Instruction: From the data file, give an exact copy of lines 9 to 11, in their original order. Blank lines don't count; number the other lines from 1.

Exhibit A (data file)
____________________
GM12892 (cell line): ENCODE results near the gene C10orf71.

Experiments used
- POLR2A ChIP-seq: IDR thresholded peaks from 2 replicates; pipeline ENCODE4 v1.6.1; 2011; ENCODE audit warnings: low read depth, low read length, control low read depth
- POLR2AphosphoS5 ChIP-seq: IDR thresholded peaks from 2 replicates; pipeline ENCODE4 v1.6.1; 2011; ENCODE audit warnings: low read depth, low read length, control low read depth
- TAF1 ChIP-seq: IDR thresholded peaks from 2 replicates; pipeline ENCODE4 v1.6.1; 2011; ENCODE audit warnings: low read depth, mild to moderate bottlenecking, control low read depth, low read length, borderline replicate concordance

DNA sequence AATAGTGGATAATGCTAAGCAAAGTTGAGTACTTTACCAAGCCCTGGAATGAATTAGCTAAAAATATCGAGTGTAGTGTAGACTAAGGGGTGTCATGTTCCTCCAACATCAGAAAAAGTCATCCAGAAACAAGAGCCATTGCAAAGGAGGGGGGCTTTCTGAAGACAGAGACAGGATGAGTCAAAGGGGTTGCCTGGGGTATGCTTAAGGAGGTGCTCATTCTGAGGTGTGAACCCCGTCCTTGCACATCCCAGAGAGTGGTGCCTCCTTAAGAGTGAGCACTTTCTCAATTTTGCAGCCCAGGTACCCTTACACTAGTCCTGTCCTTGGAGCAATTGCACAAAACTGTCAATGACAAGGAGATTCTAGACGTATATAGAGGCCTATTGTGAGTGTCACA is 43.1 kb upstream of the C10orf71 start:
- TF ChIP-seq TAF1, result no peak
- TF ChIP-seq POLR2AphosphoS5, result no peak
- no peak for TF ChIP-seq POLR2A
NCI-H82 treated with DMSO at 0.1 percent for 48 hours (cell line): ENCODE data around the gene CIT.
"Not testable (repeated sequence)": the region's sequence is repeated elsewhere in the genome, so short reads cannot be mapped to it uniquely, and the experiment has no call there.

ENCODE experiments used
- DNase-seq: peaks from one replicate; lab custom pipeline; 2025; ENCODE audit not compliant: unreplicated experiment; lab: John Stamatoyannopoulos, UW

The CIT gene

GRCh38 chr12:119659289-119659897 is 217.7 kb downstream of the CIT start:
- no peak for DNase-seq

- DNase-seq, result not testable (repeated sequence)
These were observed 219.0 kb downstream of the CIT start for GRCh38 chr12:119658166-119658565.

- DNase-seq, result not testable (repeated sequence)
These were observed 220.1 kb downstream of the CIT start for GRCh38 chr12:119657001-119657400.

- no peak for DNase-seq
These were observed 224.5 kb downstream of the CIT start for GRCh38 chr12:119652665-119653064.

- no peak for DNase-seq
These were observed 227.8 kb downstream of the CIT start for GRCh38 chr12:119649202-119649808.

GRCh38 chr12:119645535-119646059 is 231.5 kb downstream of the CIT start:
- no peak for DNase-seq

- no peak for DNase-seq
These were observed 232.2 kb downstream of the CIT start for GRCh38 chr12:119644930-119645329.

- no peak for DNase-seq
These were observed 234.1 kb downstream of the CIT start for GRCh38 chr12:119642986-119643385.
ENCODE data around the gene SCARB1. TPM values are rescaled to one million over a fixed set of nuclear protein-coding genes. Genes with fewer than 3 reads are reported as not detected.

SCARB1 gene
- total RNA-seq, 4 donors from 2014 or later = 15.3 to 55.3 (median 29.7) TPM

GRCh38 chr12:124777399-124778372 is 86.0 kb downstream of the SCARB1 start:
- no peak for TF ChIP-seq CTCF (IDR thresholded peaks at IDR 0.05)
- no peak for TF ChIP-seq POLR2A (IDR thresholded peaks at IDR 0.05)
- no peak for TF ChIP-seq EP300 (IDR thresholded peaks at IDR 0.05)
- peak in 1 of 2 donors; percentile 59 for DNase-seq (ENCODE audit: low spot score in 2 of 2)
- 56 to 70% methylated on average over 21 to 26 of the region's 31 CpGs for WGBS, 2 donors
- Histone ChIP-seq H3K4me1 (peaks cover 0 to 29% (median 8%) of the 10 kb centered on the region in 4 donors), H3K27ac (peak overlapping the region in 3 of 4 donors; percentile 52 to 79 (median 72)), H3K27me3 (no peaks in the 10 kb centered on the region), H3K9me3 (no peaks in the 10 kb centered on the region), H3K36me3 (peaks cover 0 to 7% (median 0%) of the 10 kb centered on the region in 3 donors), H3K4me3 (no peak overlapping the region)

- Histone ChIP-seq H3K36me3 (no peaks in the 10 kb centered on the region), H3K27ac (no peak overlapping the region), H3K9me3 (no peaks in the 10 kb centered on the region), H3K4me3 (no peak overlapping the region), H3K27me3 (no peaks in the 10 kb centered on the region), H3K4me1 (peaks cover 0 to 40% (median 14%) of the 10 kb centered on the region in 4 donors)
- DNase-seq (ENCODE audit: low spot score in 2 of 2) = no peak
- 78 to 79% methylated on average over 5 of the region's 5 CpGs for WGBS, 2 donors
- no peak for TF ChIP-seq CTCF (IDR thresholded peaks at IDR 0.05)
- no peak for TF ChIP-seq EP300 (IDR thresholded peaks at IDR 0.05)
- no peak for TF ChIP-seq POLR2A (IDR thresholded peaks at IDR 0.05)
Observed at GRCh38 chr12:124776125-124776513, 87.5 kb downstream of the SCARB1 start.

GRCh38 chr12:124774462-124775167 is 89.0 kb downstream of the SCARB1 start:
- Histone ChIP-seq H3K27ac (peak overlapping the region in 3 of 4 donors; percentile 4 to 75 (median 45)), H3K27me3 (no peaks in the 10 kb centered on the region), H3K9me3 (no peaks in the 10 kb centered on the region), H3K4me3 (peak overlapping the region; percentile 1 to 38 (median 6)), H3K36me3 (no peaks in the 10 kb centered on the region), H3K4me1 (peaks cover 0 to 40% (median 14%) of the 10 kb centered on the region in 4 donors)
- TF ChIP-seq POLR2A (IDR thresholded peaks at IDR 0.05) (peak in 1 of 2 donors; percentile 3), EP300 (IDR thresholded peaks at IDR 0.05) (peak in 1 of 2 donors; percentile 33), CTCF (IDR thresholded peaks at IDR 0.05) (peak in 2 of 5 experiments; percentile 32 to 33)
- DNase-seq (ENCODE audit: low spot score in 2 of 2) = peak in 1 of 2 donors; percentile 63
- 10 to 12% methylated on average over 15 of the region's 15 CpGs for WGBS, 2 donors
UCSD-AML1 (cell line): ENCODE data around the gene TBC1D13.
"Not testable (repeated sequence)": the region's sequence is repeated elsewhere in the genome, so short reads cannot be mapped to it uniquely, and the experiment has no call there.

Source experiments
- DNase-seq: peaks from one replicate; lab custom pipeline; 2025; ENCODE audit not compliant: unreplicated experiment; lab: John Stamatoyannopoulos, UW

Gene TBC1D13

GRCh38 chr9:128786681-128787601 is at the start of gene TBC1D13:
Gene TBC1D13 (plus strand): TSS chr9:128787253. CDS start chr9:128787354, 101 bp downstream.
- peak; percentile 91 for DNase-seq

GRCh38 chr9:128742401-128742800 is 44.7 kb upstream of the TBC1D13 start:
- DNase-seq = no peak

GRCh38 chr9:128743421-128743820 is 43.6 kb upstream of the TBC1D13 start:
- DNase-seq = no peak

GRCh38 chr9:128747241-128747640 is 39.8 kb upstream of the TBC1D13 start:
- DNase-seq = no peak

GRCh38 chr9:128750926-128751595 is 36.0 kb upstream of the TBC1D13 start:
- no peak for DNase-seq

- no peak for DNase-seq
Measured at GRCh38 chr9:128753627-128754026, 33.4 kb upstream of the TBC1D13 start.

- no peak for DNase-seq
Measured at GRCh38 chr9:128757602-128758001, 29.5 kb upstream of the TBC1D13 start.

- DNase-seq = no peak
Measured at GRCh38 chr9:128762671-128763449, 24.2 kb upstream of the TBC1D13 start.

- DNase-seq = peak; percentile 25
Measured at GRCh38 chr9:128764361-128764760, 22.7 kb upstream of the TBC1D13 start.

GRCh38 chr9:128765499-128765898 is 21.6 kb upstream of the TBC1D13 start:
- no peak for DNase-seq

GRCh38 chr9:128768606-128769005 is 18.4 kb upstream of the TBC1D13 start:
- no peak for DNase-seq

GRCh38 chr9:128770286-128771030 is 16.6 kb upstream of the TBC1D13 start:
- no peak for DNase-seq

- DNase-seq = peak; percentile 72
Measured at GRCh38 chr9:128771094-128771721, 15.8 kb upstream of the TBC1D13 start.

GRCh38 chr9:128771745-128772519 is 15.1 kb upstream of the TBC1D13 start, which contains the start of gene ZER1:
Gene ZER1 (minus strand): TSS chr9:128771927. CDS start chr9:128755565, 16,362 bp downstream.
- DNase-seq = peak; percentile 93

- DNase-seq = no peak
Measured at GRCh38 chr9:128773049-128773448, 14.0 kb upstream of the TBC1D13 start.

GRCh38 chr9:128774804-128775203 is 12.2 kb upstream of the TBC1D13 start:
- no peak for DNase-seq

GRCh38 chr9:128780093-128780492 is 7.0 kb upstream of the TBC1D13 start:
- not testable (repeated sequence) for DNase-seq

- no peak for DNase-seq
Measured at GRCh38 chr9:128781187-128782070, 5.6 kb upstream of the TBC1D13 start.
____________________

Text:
- no peak for TF ChIP-seq POLR2A
NCI-H82 treated with DMSO at 0.1 percent for 48 hours (cell line): ENCODE data around the gene CIT.
"Not testable (repeated sequence)": the region's sequence is repeated elsewhere in the genome, so short reads cannot be mapped to it uniquely, and the experiment has no call there.